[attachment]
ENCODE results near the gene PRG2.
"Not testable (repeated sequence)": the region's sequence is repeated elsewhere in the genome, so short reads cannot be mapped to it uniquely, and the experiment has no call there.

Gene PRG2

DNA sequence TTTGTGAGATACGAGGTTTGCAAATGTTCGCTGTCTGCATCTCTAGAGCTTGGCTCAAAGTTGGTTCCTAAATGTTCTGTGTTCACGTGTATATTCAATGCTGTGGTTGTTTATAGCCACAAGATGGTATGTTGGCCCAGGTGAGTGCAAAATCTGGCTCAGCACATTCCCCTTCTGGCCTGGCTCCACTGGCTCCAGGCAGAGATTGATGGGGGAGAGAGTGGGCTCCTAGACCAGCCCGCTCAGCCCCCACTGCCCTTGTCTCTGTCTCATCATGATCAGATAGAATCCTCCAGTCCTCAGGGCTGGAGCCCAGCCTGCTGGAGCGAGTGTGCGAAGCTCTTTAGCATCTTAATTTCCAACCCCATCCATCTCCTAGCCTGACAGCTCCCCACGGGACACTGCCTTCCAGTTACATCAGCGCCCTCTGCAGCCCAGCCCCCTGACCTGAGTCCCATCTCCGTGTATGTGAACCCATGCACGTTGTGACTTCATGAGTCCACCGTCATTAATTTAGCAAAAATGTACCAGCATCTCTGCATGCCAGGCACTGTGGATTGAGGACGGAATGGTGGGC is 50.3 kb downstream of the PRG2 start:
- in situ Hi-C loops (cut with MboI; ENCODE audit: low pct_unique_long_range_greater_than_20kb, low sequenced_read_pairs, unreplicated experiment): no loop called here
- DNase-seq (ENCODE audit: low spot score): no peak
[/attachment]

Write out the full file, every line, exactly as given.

ENCODE results near the gene PRG2.
"Not testable (repeated sequence)": the region's sequence is repeated elsewhere in the genome, so short reads cannot be mapped to it uniquely, and the experiment has no call there.

Gene PRG2

DNA sequence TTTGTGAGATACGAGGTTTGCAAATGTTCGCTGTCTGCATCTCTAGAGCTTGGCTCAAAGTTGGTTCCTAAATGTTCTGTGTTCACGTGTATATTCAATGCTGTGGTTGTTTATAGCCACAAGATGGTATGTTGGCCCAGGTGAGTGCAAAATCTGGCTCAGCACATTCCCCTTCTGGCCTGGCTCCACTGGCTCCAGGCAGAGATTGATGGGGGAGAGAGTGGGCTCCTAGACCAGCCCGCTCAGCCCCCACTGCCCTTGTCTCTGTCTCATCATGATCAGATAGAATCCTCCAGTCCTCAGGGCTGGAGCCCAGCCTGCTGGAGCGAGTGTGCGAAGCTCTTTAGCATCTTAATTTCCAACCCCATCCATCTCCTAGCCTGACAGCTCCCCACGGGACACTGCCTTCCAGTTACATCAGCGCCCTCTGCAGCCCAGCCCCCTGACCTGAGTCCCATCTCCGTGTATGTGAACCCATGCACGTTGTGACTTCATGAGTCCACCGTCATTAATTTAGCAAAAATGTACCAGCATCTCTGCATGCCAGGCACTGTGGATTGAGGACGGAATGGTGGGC is 50.3 kb downstream of the PRG2 start:
- in situ Hi-C loops (cut with MboI; ENCODE audit: low pct_unique_long_range_greater_than_20kb, low sequenced_read_pairs, unreplicated experiment): no loop called here
- DNase-seq (ENCODE audit: low spot score): no peak